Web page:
Airbus and Zodiac Aerospace reveal designs for new passenger sleeping modules

Airbus Zodiac module mock-up

 

It has been a week of contrast for air passenger comfort, with news of an upright-seat design from Italy and an Airbus collaboration to introduce beds on the A330, both hitting the market in the last couple of days.

The modules, which would fit inside the aircraft’s cargo compartments, offer new opportunities for additional services to passengers, improving their experience while enabling airlines to differentiate and add value to their commercial operations. The new passenger modules will be easily interchangeable with regular cargo containers during a typical turnaround if required. Moreover, the aircraft’s cargo floor and cargo loading system will not be affected at all, as the passenger module will sit directly on it.

“A step change towards passenger comfort”

Head of the Airbus cabin and cargo programme, Geoff Pinner, said: “This approach to commercial air travel is a step change towards passenger comfort. We have already received very positive feedback from several airlines on our first mock-ups. We are pleased to partner with Zodiac Aerospace on this project which will introduce a new passenger experience and add value for airlines.”

Interested airlines will soon be able to choose from a range of different designs and permutations for the modules in “a catalogue of certified solutions by 2020 on A330 for retrofit and line-fit markets”.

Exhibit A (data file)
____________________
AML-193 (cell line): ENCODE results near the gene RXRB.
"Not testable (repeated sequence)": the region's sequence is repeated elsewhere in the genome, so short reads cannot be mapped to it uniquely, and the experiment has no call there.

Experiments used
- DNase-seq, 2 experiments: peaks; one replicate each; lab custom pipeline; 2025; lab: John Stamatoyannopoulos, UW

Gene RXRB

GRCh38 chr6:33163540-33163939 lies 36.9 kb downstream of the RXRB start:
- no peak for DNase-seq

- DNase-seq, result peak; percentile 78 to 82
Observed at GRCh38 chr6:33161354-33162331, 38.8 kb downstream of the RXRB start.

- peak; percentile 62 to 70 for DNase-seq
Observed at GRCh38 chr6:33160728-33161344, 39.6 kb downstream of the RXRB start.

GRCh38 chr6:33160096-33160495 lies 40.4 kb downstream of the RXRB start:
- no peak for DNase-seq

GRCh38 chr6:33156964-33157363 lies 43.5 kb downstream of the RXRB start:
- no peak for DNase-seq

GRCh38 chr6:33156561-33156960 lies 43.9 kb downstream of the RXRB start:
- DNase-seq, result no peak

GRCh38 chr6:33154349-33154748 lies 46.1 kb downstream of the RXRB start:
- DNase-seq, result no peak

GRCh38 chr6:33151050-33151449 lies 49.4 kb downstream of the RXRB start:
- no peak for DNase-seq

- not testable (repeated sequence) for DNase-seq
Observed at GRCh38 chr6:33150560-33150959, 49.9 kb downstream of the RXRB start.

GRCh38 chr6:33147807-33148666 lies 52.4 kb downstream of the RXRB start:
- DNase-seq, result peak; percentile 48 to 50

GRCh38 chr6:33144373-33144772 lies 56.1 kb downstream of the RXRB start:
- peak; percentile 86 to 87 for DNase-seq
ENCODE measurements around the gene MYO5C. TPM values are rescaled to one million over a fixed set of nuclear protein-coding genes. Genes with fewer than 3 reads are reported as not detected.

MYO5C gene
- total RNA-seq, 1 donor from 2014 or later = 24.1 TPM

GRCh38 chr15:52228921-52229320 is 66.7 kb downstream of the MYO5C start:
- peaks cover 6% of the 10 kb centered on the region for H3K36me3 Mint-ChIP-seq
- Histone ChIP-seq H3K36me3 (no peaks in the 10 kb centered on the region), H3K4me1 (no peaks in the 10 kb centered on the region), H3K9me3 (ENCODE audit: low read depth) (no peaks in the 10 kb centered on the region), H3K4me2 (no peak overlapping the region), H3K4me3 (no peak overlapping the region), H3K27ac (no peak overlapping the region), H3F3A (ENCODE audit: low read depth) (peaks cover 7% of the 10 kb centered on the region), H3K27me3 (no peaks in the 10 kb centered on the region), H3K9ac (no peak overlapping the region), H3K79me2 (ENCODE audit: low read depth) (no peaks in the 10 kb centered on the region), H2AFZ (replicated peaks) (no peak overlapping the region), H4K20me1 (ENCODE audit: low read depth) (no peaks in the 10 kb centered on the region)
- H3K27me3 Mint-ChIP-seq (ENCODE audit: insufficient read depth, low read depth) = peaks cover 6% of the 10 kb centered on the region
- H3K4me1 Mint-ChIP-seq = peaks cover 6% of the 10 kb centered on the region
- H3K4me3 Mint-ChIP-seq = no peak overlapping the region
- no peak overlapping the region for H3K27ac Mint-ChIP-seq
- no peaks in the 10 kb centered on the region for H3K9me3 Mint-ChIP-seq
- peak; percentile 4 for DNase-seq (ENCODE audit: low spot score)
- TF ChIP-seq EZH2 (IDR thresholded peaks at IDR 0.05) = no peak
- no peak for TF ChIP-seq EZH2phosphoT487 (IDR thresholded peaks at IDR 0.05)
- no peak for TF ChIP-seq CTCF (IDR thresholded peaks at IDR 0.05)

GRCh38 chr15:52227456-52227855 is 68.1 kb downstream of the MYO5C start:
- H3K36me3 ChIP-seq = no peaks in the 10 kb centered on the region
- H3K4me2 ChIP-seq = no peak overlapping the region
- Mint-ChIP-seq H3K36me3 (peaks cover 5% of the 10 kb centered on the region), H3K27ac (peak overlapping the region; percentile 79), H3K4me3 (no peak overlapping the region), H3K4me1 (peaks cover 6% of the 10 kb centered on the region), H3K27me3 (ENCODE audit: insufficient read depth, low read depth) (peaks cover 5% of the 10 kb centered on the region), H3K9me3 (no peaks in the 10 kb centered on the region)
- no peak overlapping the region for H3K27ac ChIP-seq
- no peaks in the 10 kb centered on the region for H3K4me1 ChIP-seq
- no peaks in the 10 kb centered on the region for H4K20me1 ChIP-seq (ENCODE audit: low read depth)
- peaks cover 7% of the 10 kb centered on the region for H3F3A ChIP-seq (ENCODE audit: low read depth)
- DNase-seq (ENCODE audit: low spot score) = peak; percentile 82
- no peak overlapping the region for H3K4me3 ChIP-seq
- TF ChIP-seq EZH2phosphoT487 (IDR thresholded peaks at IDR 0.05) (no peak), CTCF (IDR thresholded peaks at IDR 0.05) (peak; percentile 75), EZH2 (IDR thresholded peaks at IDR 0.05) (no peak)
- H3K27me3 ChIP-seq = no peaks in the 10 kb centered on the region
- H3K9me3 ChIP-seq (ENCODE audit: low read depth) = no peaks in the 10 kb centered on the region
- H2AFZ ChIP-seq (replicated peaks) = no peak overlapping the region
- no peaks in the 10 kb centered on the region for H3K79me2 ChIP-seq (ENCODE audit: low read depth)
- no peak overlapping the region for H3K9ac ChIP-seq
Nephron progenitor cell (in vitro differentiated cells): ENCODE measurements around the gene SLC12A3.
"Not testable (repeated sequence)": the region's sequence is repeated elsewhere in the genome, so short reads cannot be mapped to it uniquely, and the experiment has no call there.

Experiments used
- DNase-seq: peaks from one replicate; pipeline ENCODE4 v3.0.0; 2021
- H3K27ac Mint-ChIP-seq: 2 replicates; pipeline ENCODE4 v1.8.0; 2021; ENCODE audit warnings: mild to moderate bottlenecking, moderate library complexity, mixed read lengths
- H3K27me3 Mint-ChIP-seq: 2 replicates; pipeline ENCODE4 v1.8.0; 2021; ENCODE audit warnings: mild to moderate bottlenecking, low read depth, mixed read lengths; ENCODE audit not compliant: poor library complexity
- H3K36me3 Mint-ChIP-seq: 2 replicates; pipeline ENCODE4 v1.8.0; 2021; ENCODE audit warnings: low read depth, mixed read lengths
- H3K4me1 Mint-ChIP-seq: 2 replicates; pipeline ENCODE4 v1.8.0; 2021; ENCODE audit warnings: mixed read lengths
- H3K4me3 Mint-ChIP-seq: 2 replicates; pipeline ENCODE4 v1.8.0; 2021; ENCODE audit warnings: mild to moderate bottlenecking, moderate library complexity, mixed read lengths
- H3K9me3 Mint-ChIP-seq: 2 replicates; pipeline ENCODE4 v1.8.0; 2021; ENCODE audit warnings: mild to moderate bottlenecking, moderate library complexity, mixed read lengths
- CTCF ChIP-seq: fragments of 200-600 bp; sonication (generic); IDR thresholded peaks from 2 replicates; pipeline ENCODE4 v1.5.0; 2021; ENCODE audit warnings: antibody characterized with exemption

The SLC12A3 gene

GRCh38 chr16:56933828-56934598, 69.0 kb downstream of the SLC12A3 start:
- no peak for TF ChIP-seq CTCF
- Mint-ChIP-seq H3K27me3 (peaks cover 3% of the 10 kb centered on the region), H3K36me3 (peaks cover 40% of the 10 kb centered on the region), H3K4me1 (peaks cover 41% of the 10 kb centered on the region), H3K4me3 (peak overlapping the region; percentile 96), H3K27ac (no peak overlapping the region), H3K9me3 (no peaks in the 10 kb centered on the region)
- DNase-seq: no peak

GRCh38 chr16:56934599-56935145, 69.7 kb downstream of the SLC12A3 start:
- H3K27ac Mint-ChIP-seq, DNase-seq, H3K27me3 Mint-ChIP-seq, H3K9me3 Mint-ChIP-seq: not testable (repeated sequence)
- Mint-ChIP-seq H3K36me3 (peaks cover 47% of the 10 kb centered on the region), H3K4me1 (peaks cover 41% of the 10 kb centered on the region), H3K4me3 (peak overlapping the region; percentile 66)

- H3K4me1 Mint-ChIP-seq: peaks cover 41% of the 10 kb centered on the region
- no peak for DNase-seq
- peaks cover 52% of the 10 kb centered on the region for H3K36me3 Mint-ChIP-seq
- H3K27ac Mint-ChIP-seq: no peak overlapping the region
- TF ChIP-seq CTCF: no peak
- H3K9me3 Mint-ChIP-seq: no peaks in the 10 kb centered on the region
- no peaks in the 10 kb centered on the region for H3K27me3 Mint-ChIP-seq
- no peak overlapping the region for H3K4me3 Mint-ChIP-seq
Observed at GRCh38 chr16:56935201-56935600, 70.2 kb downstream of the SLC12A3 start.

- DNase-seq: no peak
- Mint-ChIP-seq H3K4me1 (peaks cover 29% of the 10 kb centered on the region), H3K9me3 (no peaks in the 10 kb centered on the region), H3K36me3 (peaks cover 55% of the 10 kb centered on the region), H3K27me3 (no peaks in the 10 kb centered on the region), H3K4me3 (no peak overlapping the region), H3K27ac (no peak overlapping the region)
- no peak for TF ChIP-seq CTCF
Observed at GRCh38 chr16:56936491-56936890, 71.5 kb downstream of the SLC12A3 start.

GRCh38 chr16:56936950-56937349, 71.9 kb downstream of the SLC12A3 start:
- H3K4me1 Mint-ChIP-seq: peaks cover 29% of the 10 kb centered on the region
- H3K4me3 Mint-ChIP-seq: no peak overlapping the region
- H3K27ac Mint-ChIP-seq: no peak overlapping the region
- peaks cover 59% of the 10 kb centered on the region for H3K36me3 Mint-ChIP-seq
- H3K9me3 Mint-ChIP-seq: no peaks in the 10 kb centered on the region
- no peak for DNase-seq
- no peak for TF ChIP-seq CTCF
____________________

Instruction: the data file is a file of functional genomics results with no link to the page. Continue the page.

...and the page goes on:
The new solution to the passenger experience on long-haul flights builds on both Airbus’s and Zodiac Aerospace’s experience in producing innovative answers to longstanding problems, such as the Space-Flex PRM (Persons with Reduced Mobility) lavatory and galley module.

Christophe Bernardini, chief executive officer of cabin branch for Zodiac Aerospace said: “We are delighted to work with Airbus on this new and innovative project, which reaffirms our expertise in lower-deck solutions. An improved passenger experience is today, a key element of differentiation for airlines.”

With this kind of thinking, the future of passenger comforts seems to be assured. However, this week has also seen the unveiling of Italy based designers Aviointerior’s Skyrider 2.0 (below). The company describes the product: “It allows an ultra-high density in the aircraft cabin. Skyrider 2.0 opens the travelling experience to a wider passenger market, also creating a useful space for the introduction mixed classes boarded on the same aircraft.”

The Skyrider ‘seat’ is predicted by the company to increase airlines’ profits by enabling them to up headcount by up to 20%. Another benefit of the Skyrider is that it is less than half of the weight of current standard economy class seats.

Good news for emissions targets and sustainability. Responding to my question concerning what impact the new lower deck sleeping modules will have on the weight and fuel consumption of the A330, a spokesperson for Airbus said: “It would actually not be that much extra weight at all. This is because the modules themselves — which will be made of weight-saving materials – will be much lighter than a cargo container full of freight.

Also, the passengers who will sleep in them will not be ‘extra’ passengers on the flight. This is because these same passengers will have a ticket for a regular seat on the main-deck. Therefore, during take-off and landing these passengers will be sat in their seat on the main deck – which means that during take-off and landing the modules will have no people in them – i.e. another reason why there is only minimal extra net-weight on the aircraft.”

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